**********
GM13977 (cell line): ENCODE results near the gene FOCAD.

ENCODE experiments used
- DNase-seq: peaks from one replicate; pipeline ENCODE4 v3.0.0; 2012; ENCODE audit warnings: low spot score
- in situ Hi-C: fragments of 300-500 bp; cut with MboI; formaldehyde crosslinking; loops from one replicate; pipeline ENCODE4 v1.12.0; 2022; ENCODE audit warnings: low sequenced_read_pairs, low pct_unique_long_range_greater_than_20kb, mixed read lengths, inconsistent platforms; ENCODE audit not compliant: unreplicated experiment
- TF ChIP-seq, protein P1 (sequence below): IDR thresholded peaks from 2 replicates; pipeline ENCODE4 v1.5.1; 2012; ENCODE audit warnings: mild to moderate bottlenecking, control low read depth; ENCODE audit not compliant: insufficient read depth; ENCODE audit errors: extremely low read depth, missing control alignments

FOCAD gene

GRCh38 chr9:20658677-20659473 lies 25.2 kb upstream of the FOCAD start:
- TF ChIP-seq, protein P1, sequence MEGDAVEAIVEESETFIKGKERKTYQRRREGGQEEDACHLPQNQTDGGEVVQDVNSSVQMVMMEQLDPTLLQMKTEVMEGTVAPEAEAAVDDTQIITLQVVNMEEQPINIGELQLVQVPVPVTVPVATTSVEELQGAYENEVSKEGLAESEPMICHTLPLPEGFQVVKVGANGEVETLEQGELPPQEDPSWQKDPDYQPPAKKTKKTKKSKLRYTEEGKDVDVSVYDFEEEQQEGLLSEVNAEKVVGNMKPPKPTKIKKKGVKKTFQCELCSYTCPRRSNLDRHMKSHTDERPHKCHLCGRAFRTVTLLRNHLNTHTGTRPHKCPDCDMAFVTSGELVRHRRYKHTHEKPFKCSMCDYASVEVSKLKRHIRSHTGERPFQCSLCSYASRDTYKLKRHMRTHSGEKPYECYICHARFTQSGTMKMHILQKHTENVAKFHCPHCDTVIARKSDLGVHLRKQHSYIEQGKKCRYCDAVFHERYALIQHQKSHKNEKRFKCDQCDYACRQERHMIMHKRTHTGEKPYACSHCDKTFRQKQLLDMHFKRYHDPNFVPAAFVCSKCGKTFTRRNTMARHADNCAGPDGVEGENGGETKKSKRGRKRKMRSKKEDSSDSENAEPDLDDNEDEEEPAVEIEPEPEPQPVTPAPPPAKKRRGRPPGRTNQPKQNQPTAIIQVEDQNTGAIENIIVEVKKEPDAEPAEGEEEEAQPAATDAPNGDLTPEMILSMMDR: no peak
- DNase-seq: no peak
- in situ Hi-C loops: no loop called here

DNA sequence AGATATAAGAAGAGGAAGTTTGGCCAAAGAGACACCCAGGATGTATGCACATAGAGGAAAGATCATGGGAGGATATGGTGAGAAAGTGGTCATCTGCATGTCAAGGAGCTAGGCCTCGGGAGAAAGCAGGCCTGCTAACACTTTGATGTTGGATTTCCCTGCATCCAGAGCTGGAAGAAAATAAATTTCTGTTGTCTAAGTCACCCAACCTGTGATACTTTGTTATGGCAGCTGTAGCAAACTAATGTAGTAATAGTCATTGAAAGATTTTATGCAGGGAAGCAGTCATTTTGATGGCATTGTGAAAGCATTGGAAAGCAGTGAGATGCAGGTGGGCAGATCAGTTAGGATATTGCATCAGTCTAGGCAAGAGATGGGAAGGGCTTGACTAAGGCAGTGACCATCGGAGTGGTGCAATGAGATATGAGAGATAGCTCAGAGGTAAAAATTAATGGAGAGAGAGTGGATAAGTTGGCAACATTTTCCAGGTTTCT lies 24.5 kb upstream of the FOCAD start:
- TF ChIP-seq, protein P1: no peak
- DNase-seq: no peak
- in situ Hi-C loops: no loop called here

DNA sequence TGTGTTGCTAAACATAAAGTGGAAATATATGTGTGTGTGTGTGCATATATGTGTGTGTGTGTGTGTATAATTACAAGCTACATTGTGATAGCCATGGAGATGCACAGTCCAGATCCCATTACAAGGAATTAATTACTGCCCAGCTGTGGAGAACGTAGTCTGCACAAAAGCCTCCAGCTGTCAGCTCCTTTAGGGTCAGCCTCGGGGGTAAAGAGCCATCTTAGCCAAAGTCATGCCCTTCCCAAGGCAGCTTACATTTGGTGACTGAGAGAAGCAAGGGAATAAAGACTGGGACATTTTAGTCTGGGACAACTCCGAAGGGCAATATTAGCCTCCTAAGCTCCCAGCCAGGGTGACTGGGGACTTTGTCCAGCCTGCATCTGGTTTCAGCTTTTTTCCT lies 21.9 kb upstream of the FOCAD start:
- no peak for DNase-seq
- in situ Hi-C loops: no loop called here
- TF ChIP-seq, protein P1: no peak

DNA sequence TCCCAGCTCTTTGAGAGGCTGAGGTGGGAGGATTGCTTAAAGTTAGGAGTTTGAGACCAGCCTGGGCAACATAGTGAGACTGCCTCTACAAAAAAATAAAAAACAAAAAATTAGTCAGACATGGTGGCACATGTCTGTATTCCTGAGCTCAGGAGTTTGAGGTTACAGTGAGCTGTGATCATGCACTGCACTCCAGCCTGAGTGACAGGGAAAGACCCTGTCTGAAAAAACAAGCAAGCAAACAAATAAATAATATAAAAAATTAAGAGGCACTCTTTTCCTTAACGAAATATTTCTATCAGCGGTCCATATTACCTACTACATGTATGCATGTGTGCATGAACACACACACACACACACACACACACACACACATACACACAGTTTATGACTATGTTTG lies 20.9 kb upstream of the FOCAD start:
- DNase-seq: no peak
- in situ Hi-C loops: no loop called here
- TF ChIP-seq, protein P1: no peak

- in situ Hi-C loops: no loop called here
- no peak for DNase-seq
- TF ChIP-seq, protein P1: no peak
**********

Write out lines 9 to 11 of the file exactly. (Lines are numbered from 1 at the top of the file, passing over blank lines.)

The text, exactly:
- DNase-seq: no peak
- in situ Hi-C loops: no loop called here

DNA sequence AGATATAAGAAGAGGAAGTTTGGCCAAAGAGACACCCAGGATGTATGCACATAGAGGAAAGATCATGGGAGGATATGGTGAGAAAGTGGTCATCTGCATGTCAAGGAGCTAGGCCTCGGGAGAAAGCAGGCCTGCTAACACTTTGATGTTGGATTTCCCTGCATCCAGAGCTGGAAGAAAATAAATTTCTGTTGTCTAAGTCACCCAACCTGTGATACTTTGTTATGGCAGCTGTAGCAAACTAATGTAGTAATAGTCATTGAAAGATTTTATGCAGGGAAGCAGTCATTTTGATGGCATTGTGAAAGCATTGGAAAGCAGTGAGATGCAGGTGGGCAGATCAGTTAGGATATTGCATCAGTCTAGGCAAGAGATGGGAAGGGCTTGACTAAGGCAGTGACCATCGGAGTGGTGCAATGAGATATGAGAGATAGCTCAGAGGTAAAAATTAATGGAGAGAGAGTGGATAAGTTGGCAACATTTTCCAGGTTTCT lies 24.5 kb upstream of the FOCAD start: